The stability of concrete armor units is defined by the stability number, Hs/ΔDn where the significant wave height is divided by the relative density times the nominal diameter. The significant wave height is the mean of the highest one-third of the waves at the toe of the structure.
In the physical model testing of XblocPlus, no extractions or rocking occurred—even during a 200-percent overload case. The XblocPlus units rest on the slope and on two units in the row below. They are further stabilized by two units in the row above. This above-and-below interaction interlocks the units. The large interlocking capacity of the units provides a design stability number of 2.5. While a higher stability number could have been selected based on the physical model testing, a value lower than other armor units was selected to provide more resilience and safety in design. When wave heights increase due to climate change, the XblocPlus system will have reserve capacity.
The XblocPlus system provides a visually smooth aesthetic appearance, however, the units have large open spaces, resulting in a large influence factor for roughness (γf). The roughness factor for XblocPlus units on a permeable core is 0.45.
Design of the Afsluitdijk
The design and crest level were originally determined using the 2018 EurOtop Manual (an overtopping manual based on European research). The required armor unit size for protection against wave attack is determined mainly by the design wave conditions. Additional considerations for project geometry, geotechnical parameters and water depth were used to ensure correct sizing of the units.
The recommended formula for determining the required volumetric unit size is shown in Equation 1. If more than one of the additional considerations for correction factors exist, then the largest value should be used as a starting point for physical model tests. Based on the wave height, the XblocPlus stability coefficient of 2.5, and project correction factors, an XblocPlus size of 6.6 U.S. tons was selected. To armor the new 2H:1V slope of the Afsluitdijk, eight rows of XblocPlus units are required with a total of approximately 75,000 units needed for the armoring. An artist rendering of the new Afsluitdijk protection system is shown in Figure 3.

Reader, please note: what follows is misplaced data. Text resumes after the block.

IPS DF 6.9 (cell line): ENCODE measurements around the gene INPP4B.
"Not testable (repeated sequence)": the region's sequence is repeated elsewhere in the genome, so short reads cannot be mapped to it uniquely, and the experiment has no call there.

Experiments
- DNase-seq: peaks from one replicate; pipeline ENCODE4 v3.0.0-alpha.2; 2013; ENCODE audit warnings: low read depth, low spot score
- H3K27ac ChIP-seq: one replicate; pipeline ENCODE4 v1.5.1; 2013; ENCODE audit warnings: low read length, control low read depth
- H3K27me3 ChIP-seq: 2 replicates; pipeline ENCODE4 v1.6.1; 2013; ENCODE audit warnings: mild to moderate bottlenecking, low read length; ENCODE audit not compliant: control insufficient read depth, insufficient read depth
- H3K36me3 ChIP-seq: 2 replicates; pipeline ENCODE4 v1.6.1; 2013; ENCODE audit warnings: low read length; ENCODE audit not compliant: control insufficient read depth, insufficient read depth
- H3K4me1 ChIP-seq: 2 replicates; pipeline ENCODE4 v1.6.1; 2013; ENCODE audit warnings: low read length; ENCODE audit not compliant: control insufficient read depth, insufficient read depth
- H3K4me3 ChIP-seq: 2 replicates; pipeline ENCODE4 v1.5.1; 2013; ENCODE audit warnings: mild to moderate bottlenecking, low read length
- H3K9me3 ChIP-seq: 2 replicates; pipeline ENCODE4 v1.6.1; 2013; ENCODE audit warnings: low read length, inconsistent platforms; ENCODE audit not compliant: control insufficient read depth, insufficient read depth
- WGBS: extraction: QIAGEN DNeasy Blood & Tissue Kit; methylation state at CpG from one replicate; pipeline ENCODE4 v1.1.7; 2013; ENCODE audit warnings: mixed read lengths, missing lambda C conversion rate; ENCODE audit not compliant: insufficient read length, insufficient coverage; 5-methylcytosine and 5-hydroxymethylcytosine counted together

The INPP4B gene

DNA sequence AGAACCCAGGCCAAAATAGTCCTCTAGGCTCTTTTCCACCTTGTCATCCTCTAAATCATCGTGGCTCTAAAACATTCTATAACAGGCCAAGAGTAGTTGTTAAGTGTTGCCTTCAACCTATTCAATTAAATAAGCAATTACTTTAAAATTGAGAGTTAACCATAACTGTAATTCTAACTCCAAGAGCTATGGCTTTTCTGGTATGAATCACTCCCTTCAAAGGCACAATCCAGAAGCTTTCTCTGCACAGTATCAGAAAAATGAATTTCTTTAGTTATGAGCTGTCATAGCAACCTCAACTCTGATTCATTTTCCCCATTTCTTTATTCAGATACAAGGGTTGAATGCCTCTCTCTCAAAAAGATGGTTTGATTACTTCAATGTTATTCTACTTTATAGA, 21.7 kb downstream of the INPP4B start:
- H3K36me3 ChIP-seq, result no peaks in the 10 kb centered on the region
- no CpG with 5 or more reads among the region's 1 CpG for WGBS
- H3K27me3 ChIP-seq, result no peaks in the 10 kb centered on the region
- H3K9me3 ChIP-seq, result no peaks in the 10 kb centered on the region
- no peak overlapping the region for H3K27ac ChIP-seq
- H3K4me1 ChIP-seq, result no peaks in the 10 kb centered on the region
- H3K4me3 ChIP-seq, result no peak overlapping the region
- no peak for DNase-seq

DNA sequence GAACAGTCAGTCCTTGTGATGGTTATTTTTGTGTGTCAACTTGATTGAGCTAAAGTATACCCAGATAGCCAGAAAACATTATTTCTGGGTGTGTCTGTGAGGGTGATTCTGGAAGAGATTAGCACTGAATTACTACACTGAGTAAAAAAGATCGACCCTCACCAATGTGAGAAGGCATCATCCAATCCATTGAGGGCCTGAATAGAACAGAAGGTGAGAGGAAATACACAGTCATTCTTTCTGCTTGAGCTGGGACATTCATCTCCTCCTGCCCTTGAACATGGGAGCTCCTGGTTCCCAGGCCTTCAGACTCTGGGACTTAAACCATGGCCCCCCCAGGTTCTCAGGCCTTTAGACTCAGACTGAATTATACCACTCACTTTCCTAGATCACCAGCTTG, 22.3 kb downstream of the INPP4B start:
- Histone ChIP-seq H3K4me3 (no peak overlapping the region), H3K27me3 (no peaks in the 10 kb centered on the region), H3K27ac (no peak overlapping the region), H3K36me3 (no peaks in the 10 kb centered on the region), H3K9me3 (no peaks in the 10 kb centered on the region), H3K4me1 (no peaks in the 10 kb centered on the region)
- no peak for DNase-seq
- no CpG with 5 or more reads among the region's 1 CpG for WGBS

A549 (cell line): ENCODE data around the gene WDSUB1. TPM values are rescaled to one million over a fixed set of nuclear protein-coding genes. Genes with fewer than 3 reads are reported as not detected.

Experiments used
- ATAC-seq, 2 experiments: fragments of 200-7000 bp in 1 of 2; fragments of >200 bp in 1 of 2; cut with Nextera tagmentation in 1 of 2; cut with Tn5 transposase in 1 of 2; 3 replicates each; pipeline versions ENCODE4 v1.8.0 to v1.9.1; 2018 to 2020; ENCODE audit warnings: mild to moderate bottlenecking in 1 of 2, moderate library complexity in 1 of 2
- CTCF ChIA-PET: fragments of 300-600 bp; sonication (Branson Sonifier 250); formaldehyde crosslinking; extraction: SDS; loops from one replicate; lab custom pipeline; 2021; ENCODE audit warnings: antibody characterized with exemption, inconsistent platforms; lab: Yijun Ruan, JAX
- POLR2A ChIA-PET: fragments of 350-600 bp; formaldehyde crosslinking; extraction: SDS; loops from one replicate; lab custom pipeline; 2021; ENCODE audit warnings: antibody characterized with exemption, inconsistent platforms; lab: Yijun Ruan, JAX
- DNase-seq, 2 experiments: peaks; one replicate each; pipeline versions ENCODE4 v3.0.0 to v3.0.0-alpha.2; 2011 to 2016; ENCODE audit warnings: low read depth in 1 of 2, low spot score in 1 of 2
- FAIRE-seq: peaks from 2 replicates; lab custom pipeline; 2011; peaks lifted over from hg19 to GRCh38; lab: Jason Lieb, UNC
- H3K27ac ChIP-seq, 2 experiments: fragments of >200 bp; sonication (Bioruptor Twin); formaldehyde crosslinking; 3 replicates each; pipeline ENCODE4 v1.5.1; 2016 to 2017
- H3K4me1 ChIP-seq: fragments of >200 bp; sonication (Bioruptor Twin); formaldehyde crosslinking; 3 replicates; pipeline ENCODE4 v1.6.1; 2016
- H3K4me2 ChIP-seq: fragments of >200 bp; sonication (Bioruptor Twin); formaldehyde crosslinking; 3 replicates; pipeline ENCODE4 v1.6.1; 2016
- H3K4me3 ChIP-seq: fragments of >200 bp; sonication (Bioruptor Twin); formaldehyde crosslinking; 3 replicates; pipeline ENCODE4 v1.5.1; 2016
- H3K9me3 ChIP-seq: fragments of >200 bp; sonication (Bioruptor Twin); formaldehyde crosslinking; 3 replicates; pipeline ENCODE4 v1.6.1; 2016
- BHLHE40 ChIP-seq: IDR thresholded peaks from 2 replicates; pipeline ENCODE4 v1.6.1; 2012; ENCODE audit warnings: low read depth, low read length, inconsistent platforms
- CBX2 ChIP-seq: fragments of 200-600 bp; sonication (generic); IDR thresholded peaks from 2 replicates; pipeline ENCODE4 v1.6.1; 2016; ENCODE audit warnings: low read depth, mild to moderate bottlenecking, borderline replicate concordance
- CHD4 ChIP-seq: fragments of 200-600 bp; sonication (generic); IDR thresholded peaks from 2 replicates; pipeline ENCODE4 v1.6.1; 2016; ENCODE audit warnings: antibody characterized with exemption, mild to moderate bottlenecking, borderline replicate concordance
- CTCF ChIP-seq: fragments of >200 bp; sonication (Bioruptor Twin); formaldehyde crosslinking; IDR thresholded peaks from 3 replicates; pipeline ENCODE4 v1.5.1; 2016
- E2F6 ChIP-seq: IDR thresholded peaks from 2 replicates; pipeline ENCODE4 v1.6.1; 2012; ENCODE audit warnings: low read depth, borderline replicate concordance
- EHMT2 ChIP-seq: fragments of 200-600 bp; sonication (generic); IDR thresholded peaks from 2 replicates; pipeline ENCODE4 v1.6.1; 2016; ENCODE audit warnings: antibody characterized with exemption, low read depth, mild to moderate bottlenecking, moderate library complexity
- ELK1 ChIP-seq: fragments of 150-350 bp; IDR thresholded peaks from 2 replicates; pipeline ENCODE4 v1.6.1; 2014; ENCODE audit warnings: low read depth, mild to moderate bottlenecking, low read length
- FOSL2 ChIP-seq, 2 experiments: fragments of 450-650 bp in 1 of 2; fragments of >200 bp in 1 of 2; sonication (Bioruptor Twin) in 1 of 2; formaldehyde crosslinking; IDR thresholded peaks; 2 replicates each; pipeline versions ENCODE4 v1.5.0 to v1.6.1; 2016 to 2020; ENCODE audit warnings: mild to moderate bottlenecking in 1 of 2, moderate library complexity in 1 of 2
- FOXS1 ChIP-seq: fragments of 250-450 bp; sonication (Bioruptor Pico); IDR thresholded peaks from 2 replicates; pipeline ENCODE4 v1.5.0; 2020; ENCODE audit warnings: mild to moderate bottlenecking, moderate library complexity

A special feature of the Afsluitdijk design is the berm that lies approximately at the high-water level. This is very effective to reduce wave overtopping, but it poses a large challenge for the hydraulic stability of the top block on the lower slope: the wave loads are high at the water level, whereas the top block lacks the added stability that would be provided by blocks above. Therefore, a customized XblocPlus unit, the berm block, is applied at the top of the lower slope. This block is an XblocPlus unit with increased mass, weighing 12 U.S. tons instead of the normal 6.6 U.S. tons. The berm blocks also have extra voids to release the wave pressure between the units and the asphalt of the bicycle lane on the berm.
The average wave overtopping discharge can be predicted from Equation 2 (EurOtop 2018) where q = average overtopping discharge; Rc = freeboard; α = slope angle; ζm-1,0 = breakwater parameter; γb = the influence factor of the berm; γf = the influence factor for the roughness of the slope; γβ = the influence factor for oblique waves; and γv and γ* = influence factor for a wall on top of the slope.
With the composite slope of the Afsluitdijk, the roughness influence factor, γf, is difficult to predict as it depends upon the amount of wave overtopping and wave steepness. Therefore, physical modeling was needed to better estimate the overtopping.